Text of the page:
UK faces perfect talent storm

The UK’s talent mismatch level – the gap between which skills people can offer and what employers are looking for – increased again this year and is among the most severe worldwide behind only Ireland, Spain and Portugal in Europe.

These are the findings of the Hays Global Skills Index 2014, a report published today by Hays plc, the leading global professional recruiting group, produced in collaboration with Oxford Economics. The report, titled ‘The Perfect Talent Storm’ is based on an analysis of professional employment markets across 31 major global economies, highlighting the dynamics of the global skilled labour market.

The combination of chronic skills gaps in high-skill industries such as engineering and IT, and the demands of a recovering economy have created a perfect storm in the UK labour market. This ultimately limits the prospects of every business. Companies are likely to face an even fiercer war for talent in the future, as the continuing economic recovery further stimulates confidence in hiring – highlighting, in turn, the lack of workers with relevant skills. Organisations will face ever-greater challenges in recruiting the talent they need to flourish.

This growing talent mismatch is starting to lead to further pressure on wages in highly skilled niche occupations. As a recruiter of qualified, professional and skilled candidates, Hays has started to see signs of this for its candidates in 2014. Broader job market measurements are likely to show evidence of this wage inflation in due course as the demand for scarce skills intensifies.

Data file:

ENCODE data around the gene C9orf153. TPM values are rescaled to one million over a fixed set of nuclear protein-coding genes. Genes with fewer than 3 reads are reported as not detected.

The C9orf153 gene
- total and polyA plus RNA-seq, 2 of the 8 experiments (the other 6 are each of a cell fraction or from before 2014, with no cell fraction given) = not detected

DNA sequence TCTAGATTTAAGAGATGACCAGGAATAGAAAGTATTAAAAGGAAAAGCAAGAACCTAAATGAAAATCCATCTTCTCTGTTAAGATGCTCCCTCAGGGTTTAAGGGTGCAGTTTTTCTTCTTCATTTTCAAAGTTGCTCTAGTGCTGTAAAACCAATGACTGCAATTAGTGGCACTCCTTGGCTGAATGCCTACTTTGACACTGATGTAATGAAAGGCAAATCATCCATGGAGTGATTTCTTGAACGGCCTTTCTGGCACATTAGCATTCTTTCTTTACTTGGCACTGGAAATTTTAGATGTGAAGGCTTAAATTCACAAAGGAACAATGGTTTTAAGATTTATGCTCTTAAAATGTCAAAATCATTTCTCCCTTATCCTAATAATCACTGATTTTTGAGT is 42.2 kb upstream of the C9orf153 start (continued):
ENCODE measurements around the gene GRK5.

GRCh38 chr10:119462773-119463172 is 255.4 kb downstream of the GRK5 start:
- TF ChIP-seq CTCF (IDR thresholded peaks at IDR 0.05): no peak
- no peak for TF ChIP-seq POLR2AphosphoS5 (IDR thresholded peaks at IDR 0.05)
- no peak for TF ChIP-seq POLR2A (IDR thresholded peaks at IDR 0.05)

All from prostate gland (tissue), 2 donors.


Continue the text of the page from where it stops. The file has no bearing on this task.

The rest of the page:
Importantly, Britain’s long-term economic future depends on a broad range of long-overdue infrastructure upgrades, including high-speed rail, toll motorways and better energy infrastructure. These projects, including Crossrail, HS2 and others, too could be jeopardised by skills shortages.

Commenting on the findings of the report, Hays’ Chief Executive Alistair Cox said: “The Hays Global Skills Index makes it very clear that organisations are increasingly facing major issues finding the talent they need – particularly in areas such as technology and engineering.

“The UK’s chronic skills shortage is one of the biggest threats to our nation’s future prospects. If this talent mismatch continues to rise at the current rate as the economy improves, we will reach crisis point in a matter of months.

“There is no miracle cure for the issue but in the lead-up to a General Election we have to start by acknowledging the problems. Despite some Government efforts to cut red tape and create a more business-friendly legislative environment, our research shows labour market flexibility has actually declined.

Equally, there is greater scope for Government to work with businesses and education providers to develop the workforce we will need in the medium term. Shorter term, the only viable route to find sufficient numbers of skilled workers to fill the jobs we are now creating is to look overseas. However, we need to revisit our skilled immigration policies to make this happen. The Government must take a long-term view and make sure immigration policy is sensitive to employer needs. In the meantime, businesses need to take responsibility for their future workforce and work hand-in-hand with education providers to develop tomorrow’s talent pool.”

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